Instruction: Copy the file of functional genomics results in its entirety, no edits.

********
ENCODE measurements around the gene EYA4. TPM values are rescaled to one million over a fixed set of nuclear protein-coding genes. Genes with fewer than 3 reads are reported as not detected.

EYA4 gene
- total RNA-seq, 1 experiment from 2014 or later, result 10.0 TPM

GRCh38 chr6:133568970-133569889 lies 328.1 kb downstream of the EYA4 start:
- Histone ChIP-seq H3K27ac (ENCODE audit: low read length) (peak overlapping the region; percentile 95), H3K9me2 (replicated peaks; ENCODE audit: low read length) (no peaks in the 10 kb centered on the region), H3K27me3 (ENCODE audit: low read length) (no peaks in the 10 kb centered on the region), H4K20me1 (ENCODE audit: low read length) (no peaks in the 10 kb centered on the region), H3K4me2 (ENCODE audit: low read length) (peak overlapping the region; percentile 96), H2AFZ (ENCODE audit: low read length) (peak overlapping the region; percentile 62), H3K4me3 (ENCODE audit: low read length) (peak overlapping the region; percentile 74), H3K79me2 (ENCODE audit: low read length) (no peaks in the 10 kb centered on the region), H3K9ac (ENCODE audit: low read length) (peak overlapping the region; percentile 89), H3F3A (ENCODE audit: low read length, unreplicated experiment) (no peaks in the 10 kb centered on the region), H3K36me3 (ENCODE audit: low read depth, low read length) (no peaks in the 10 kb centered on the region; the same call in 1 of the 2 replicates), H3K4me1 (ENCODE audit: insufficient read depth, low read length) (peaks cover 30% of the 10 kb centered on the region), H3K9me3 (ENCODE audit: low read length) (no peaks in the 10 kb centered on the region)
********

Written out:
ENCODE measurements around the gene EYA4. TPM values are rescaled to one million over a fixed set of nuclear protein-coding genes. Genes with fewer than 3 reads are reported as not detected.

EYA4 gene
- total RNA-seq, 1 experiment from 2014 or later, result 10.0 TPM

GRCh38 chr6:133568970-133569889 lies 328.1 kb downstream of the EYA4 start:
- Histone ChIP-seq H3K27ac (ENCODE audit: low read length) (peak overlapping the region; percentile 95), H3K9me2 (replicated peaks; ENCODE audit: low read length) (no peaks in the 10 kb centered on the region), H3K27me3 (ENCODE audit: low read length) (no peaks in the 10 kb centered on the region), H4K20me1 (ENCODE audit: low read length) (no peaks in the 10 kb centered on the region), H3K4me2 (ENCODE audit: low read length) (peak overlapping the region; percentile 96), H2AFZ (ENCODE audit: low read length) (peak overlapping the region; percentile 62), H3K4me3 (ENCODE audit: low read length) (peak overlapping the region; percentile 74), H3K79me2 (ENCODE audit: low read length) (no peaks in the 10 kb centered on the region), H3K9ac (ENCODE audit: low read length) (peak overlapping the region; percentile 89), H3F3A (ENCODE audit: low read length, unreplicated experiment) (no peaks in the 10 kb centered on the region), H3K36me3 (ENCODE audit: low read depth, low read length) (no peaks in the 10 kb centered on the region; the same call in 1 of the 2 replicates), H3K4me1 (ENCODE audit: insufficient read depth, low read length) (peaks cover 30% of the 10 kb centered on the region), H3K9me3 (ENCODE audit: low read length) (no peaks in the 10 kb centered on the region)